Featured image John considered the metaphysical question taken up by the media deep thinkers this week in “Caravan? What caravan?” The “caravan,” of course, is the all too real trainload of would-be illegal immigrants seeking to invade the United States through its southern border. The New York Times continues to pursue the metaphysical question in its own peculiar way. Today’s good news is that President Trump has faced down the caravan. AFP »

Caravan? What Caravan?

Featured image As everyone knows, a “caravan” of more than 1,000 Hondurans is making its way North through Mexico toward the United States. This caravan had sought, and drawn, a great deal of publicity before President Trump began talking about it. He tweeted: Honduras, Mexico and many other countries that the U.S. is very generous to, sends many of their people to our country through our WEAK IMMIGRATION POLICIES. Caravans are heading »

Trump takes on the caravan

Featured image In 2014 President Obama welcomed the influx of unaccompanied minors crossing our southwestern border daily. I wrote about it for the Weekly Standard in “Disorder at the border.” I thought the scenario derived from “the fevered dreams of a dystopian novel.” I was referring, of course, to Jean Raspail’s Camp of the Saints (1973). Mac Owens extended my thoughts in his NR column “Camp of the Saints, 2014 Style?” In »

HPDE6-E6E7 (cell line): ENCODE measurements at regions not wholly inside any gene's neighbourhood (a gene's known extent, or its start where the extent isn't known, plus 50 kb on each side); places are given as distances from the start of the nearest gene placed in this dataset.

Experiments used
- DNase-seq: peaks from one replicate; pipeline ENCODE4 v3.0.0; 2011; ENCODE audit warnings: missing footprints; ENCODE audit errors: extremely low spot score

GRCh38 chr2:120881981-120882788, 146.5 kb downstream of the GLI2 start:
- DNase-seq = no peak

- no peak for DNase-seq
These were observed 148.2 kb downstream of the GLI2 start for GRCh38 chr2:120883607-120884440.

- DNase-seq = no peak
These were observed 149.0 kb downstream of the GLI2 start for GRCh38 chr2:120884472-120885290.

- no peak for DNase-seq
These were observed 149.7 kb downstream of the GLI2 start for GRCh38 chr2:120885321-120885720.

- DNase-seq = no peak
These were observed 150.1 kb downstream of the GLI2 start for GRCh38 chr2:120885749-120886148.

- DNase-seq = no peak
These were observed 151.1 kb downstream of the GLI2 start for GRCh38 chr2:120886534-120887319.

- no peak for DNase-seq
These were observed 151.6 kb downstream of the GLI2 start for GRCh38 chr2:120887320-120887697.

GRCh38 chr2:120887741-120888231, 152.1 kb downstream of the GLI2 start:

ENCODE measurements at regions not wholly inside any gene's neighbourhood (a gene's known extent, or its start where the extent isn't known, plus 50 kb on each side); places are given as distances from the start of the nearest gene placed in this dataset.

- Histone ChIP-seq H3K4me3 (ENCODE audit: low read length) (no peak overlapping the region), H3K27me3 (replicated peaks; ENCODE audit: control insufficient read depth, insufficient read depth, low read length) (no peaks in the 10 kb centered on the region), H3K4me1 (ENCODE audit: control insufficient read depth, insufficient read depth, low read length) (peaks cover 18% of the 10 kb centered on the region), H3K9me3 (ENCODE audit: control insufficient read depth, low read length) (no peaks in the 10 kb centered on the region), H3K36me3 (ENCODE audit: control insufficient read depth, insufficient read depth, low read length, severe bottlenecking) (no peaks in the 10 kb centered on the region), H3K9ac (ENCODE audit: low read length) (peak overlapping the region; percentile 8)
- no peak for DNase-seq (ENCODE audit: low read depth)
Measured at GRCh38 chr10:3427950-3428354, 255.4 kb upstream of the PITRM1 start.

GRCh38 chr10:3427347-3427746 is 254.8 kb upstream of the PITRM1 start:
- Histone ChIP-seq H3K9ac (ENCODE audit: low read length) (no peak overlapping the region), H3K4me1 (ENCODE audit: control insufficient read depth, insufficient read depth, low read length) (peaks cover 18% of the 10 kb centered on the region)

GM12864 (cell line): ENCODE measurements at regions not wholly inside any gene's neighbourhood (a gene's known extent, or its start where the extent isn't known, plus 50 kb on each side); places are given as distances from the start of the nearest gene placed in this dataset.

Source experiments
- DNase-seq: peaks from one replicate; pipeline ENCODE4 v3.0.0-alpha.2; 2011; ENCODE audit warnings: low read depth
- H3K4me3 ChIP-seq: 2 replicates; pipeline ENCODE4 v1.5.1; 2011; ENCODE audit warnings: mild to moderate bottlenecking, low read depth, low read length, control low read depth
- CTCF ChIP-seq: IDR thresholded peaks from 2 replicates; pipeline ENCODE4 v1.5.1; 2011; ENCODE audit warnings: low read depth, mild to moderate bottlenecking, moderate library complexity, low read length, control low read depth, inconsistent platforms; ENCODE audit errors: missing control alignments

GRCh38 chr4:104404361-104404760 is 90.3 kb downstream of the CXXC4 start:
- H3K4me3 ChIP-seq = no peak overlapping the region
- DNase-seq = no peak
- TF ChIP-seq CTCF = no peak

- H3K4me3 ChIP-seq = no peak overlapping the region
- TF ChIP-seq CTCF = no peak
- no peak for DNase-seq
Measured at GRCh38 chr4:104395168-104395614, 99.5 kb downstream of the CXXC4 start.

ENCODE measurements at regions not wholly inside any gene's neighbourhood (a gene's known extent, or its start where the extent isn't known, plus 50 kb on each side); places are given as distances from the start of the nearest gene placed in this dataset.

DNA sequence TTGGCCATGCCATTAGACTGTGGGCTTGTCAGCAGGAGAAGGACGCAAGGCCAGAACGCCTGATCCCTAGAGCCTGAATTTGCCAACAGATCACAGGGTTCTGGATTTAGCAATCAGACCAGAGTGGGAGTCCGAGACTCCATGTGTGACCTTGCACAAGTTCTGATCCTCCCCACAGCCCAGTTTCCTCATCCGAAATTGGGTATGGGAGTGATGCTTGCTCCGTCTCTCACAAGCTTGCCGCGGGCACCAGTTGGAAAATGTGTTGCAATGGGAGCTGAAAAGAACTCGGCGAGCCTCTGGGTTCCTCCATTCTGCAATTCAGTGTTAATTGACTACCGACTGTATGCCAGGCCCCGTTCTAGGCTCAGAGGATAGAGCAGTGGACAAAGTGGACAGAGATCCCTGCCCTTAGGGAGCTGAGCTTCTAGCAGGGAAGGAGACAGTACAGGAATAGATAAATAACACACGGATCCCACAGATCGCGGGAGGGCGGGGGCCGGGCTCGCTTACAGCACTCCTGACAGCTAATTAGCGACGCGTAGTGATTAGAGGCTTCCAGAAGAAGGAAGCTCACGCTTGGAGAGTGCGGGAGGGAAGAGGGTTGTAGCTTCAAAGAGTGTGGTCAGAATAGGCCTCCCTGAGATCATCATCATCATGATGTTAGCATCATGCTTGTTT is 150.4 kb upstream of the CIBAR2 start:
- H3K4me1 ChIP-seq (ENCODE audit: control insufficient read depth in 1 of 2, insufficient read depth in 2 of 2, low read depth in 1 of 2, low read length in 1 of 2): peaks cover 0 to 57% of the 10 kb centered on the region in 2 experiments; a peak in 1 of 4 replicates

A census that counts citizens will help African Americans

Featured image I’ve written several posts about the decision to ask about citizenship in the 2020 census. Here’s an angle I hadn’t considered: asking about citizenship will help African Americans. Christian Adams explains why: Blacks have been losing political power in immigrant-heavy urban cores because non-citizens are not identified by the Census and are counted for redistricting. . . . Los Angeles provides a particularly stark example. For over a decade, African-American »